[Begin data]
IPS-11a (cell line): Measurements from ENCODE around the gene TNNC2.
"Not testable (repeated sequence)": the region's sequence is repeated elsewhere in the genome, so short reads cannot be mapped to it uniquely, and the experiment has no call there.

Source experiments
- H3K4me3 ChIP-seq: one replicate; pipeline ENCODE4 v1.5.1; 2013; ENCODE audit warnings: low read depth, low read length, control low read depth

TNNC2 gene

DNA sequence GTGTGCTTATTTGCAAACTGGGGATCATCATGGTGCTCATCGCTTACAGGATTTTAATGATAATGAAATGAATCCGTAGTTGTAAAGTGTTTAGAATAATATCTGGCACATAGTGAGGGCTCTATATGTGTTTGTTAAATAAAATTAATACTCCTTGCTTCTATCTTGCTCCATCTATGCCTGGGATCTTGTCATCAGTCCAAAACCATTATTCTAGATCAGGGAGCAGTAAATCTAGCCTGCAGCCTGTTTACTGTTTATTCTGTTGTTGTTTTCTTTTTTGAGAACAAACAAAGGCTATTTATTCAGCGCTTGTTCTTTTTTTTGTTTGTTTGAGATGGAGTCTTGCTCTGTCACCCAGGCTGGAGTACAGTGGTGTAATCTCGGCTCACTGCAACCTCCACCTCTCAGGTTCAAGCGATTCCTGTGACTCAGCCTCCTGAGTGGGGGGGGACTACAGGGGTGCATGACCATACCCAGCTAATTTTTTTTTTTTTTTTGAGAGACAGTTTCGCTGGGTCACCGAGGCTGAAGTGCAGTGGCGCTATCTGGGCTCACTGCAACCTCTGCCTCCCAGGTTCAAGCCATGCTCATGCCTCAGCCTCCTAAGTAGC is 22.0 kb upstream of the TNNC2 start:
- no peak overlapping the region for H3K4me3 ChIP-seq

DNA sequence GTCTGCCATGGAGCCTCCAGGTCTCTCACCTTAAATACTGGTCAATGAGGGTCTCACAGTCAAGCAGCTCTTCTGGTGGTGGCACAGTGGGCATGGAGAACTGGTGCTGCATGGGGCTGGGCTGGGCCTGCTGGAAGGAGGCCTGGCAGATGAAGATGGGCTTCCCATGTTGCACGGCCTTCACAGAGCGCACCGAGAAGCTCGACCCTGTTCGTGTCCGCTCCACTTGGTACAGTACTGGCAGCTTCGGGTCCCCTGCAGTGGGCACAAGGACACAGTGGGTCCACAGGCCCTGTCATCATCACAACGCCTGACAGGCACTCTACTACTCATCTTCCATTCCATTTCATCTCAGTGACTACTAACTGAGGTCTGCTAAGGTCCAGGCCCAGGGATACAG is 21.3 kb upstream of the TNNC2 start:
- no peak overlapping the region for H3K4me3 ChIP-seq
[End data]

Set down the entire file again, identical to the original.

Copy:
IPS-11a (cell line): Measurements from ENCODE around the gene TNNC2.
"Not testable (repeated sequence)": the region's sequence is repeated elsewhere in the genome, so short reads cannot be mapped to it uniquely, and the experiment has no call there.

Source experiments
- H3K4me3 ChIP-seq: one replicate; pipeline ENCODE4 v1.5.1; 2013; ENCODE audit warnings: low read depth, low read length, control low read depth

TNNC2 gene

DNA sequence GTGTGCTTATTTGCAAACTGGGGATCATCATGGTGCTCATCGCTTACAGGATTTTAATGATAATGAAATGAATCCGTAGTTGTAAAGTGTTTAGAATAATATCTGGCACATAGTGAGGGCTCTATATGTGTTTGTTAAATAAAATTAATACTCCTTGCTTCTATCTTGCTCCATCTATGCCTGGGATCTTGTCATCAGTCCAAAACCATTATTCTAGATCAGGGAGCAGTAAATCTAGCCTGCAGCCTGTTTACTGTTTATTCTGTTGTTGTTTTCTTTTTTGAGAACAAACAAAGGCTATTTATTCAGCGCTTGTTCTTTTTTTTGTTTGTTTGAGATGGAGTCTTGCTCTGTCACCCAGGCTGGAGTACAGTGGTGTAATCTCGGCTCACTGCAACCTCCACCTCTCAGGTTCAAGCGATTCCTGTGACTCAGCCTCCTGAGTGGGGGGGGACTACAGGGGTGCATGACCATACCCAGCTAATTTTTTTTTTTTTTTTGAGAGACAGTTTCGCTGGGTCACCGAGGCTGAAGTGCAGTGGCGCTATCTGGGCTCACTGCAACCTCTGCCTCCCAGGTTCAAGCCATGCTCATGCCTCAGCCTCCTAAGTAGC is 22.0 kb upstream of the TNNC2 start:
- no peak overlapping the region for H3K4me3 ChIP-seq

DNA sequence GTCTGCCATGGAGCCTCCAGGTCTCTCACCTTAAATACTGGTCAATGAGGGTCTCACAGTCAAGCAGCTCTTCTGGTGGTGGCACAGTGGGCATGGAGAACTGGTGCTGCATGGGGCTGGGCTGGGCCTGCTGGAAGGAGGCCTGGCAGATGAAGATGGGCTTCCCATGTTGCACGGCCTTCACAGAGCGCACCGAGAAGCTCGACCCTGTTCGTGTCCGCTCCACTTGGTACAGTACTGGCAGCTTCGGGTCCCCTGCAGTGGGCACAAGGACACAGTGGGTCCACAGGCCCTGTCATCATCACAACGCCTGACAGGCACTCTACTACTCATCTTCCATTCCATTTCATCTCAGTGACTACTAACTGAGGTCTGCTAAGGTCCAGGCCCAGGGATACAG is 21.3 kb upstream of the TNNC2 start:
- no peak overlapping the region for H3K4me3 ChIP-seq